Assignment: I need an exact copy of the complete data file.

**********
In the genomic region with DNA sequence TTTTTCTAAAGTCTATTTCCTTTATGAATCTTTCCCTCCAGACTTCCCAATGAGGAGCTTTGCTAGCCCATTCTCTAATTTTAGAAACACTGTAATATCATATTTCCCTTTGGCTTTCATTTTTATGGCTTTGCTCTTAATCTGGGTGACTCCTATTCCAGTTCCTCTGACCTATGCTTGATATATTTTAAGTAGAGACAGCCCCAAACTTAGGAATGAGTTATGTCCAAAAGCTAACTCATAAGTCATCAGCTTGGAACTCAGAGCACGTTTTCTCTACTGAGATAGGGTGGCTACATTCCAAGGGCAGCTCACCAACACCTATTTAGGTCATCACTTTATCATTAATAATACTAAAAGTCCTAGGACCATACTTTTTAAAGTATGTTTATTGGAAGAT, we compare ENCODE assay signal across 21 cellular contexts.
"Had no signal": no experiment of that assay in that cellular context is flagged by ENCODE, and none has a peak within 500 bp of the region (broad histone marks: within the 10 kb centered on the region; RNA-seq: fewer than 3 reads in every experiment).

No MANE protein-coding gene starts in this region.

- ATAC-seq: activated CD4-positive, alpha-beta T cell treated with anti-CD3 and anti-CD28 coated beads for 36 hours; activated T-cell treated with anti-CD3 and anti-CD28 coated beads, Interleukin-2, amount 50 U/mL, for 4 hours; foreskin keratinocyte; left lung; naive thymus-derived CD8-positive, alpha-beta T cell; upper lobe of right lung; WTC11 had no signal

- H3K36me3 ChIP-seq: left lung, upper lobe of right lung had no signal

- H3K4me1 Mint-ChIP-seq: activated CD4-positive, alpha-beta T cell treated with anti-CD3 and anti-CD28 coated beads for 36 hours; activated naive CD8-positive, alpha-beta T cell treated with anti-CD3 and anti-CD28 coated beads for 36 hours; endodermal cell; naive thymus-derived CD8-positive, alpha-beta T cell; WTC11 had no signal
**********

In the genomic region with DNA sequence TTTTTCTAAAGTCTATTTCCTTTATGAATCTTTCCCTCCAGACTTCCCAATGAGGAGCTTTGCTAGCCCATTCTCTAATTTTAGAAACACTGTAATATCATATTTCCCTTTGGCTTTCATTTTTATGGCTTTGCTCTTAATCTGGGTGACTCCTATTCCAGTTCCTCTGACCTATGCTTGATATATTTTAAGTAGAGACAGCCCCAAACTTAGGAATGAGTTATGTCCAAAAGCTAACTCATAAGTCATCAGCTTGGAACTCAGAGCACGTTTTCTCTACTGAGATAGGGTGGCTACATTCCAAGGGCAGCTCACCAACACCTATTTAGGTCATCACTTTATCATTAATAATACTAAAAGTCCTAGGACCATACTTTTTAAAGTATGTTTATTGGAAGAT, we compare ENCODE assay signal across 21 cellular contexts.
"Had no signal": no experiment of that assay in that cellular context is flagged by ENCODE, and none has a peak within 500 bp of the region (broad histone marks: within the 10 kb centered on the region; RNA-seq: fewer than 3 reads in every experiment).

No MANE protein-coding gene starts in this region.

- ATAC-seq: activated CD4-positive, alpha-beta T cell treated with anti-CD3 and anti-CD28 coated beads for 36 hours; activated T-cell treated with anti-CD3 and anti-CD28 coated beads, Interleukin-2, amount 50 U/mL, for 4 hours; foreskin keratinocyte; left lung; naive thymus-derived CD8-positive, alpha-beta T cell; upper lobe of right lung; WTC11 had no signal

- H3K36me3 ChIP-seq: left lung, upper lobe of right lung had no signal

- H3K4me1 Mint-ChIP-seq: activated CD4-positive, alpha-beta T cell treated with anti-CD3 and anti-CD28 coated beads for 36 hours; activated naive CD8-positive, alpha-beta T cell treated with anti-CD3 and anti-CD28 coated beads for 36 hours; endodermal cell; naive thymus-derived CD8-positive, alpha-beta T cell; WTC11 had no signal